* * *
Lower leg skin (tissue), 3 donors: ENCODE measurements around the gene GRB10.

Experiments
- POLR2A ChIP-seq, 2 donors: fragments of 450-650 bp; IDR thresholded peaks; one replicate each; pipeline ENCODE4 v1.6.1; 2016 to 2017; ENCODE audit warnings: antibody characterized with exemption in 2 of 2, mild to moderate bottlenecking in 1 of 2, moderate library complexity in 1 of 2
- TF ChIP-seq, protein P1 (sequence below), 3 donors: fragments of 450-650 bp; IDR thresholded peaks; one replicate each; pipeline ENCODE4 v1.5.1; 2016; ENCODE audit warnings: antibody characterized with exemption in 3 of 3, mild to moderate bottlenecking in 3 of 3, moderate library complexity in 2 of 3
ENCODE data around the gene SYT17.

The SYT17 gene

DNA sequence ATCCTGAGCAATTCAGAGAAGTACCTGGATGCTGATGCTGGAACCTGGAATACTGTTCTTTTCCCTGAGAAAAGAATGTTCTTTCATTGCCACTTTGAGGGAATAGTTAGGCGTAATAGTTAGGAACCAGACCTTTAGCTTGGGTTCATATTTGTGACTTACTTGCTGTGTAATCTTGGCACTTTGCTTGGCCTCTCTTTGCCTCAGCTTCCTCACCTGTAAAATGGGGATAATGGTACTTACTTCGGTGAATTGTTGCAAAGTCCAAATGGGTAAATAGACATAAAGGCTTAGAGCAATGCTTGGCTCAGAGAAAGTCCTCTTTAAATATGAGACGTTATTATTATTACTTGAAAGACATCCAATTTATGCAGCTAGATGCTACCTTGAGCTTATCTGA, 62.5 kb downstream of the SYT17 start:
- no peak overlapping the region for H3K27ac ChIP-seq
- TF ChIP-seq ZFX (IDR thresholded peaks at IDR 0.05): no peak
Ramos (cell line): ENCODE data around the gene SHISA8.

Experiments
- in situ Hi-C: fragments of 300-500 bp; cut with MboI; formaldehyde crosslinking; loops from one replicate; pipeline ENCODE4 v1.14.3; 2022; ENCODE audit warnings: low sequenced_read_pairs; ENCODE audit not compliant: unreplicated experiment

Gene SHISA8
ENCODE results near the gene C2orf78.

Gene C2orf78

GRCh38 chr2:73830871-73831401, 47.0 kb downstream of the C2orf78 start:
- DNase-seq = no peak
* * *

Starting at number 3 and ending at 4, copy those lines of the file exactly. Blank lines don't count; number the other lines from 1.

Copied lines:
- POLR2A ChIP-seq, 2 donors: fragments of 450-650 bp; IDR thresholded peaks; one replicate each; pipeline ENCODE4 v1.6.1; 2016 to 2017; ENCODE audit warnings: antibody characterized with exemption in 2 of 2, mild to moderate bottlenecking in 1 of 2, moderate library complexity in 1 of 2
- TF ChIP-seq, protein P1 (sequence below), 3 donors: fragments of 450-650 bp; IDR thresholded peaks; one replicate each; pipeline ENCODE4 v1.5.1; 2016; ENCODE audit warnings: antibody characterized with exemption in 3 of 3, mild to moderate bottlenecking in 3 of 3, moderate library complexity in 2 of 3